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Matt Clark
United States
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Great review, Lawrence. I'm more of a eurogamer who is learning to play and appreciate wargames, but I believe the COIN games are a good common ground for both euro and wargamers to explore various conflicts and periods in history (as well as current events).

I'm planning a trip to Hong Kong this Summer, but it will not be until after your tournament. Perhaps I can get in touch with your local group to arrange some games, though.
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Luis Fernandez
Venezuela
Caracas
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good review! thanks!

VIVA LA REVOLUCION!
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Lawrence Hung
Hong Kong
Wan Chai
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MplsMatt wrote:
Great review, Lawrence. I'm more of a eurogamer who is learning to play and appreciate wargames, but I believe the COIN games are a good common ground for both euro and wargamers to explore various conflicts and periods in history (as well as current events).

I'm planning a trip to Hong Kong this Summer, but it will not be until after your tournament. Perhaps I can get in touch with your local group to arrange some games, though.


Thanks Matt. Do let me know when you come and what game you would like to play.
 
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chris leko
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Brooksville
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What's so great about it?
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Peso Pete wrote:
Actually, in the games I have played, the Syndicate and Directorio make good allies since the Directorio needs money and the Syndicate needs guerrillas.


The Syndicate also needs to government in their back pocket in order to win too! It's tough for them on many ways, as they get a huge target on their backs at the end of the game.

Anyway, great review of a game series I love!
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Steve Walker
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Liphook
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Great review - I played this recently at a recent convention - a table made up of Eurogamers who like to play wargames occasionally with a couple of wargamers who also like eurogames - it was that sort of convention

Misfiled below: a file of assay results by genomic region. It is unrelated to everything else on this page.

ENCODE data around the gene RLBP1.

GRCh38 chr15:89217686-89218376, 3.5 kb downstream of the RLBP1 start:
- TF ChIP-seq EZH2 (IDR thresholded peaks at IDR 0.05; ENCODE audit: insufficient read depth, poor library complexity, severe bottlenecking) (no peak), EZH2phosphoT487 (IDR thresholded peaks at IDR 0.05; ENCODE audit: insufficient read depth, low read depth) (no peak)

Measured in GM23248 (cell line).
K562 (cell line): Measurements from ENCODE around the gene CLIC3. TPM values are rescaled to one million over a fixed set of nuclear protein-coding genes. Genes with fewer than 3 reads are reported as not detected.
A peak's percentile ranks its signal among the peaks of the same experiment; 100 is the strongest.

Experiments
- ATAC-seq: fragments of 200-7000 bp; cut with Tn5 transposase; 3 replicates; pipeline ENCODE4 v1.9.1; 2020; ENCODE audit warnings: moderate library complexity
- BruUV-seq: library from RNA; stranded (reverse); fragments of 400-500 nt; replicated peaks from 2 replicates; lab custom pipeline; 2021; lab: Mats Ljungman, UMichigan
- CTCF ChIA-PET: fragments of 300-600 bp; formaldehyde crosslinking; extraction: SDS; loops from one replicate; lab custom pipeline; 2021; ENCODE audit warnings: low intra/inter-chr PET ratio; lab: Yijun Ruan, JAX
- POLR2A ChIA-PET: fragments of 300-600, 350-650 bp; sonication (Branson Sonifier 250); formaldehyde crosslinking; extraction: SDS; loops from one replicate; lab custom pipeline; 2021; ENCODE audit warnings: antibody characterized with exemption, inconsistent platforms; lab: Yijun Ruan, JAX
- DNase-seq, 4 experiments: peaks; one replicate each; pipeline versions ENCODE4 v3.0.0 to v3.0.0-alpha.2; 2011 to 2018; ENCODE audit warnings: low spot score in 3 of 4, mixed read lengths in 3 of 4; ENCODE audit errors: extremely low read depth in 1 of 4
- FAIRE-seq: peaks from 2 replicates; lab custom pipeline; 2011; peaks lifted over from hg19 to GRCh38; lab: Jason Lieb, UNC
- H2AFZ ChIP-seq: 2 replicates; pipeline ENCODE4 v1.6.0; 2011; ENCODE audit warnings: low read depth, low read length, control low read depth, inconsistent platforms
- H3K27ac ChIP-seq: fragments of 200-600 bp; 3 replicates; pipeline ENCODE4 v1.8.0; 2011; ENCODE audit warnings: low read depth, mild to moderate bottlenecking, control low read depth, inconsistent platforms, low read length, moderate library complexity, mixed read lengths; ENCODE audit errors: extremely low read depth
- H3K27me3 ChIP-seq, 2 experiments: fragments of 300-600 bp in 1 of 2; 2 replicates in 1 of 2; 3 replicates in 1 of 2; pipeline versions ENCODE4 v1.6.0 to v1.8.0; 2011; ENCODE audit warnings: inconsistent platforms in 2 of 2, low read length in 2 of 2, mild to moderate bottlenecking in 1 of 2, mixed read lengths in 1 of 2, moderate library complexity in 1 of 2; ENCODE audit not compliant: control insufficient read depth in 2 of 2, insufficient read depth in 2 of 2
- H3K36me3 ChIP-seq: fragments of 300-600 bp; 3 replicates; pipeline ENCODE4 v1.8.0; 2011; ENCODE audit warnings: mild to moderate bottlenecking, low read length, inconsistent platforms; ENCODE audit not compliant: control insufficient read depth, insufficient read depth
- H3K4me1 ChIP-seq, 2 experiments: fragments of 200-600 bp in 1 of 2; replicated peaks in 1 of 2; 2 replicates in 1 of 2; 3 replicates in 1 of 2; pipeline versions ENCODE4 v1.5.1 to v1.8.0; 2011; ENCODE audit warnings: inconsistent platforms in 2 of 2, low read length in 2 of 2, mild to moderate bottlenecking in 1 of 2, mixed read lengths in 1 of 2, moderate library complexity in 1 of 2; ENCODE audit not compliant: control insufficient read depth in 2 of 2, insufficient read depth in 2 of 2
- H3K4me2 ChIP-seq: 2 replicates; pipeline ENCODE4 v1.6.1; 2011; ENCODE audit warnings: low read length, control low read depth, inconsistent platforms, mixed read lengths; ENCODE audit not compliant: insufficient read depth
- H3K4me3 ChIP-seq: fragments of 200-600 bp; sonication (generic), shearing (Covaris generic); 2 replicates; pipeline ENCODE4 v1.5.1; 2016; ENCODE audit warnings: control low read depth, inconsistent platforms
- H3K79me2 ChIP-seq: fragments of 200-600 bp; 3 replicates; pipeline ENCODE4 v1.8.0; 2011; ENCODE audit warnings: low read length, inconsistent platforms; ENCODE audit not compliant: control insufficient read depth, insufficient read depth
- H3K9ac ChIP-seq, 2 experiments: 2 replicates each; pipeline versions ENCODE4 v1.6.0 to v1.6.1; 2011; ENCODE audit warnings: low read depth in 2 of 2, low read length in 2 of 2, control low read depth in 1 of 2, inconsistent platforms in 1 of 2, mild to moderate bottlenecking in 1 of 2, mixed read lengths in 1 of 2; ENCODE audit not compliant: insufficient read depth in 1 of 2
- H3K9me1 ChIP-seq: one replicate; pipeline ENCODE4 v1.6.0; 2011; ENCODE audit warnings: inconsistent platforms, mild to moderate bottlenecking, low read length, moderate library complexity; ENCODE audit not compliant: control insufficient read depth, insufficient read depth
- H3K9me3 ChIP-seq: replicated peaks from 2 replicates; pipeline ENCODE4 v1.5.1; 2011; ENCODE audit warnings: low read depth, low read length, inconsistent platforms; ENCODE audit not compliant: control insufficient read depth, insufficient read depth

It was the first of the COIN games I have played and I found it a great game (I was playing as the syndicate). One of the players walked away from the table far less satisfied - he liked everything about the game except that the first 3 times the victory check event came up he was one of the players unable to react - he felt that this was too random a mechanism for victory checks despite hime winning on the 4th.

I can see his point although I think with more familiarity with the game and it's tempo would reduce this - but do other players find this an issue - I am on the verge of ordering at least one game in the series but not if this aspect is a prevalent cause for concern

Thanks for any feedback

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Joel Tamburo
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stevepwalker wrote:
Great review - I played this recently at a recent convention - a table made up of Eurogamers who like to play wargames occasionally with a couple of wargamers who also like eurogames - it was that sort of convention

It was the first of the COIN games I have played and I found it a great game (I was playing as the syndicate). One of the players walked away from the table far less satisfied - he liked everything about the game except that the first 3 times the victory check event came up he was one of the players unable to react - he felt that this was too random a mechanism for victory checks despite hime winning on the 4th.

I can see his point although I think with more familiarity with the game and it's tempo would reduce this - but do other players find this an issue - I am on the verge of ordering at least one game in the series but not if this aspect is a prevalent cause for concern

Thanks for any feedback



It is zero cause for concern. I would think his own experience should have shown him that being able to act on the card right before Propaganda is not as crucial as it may seem.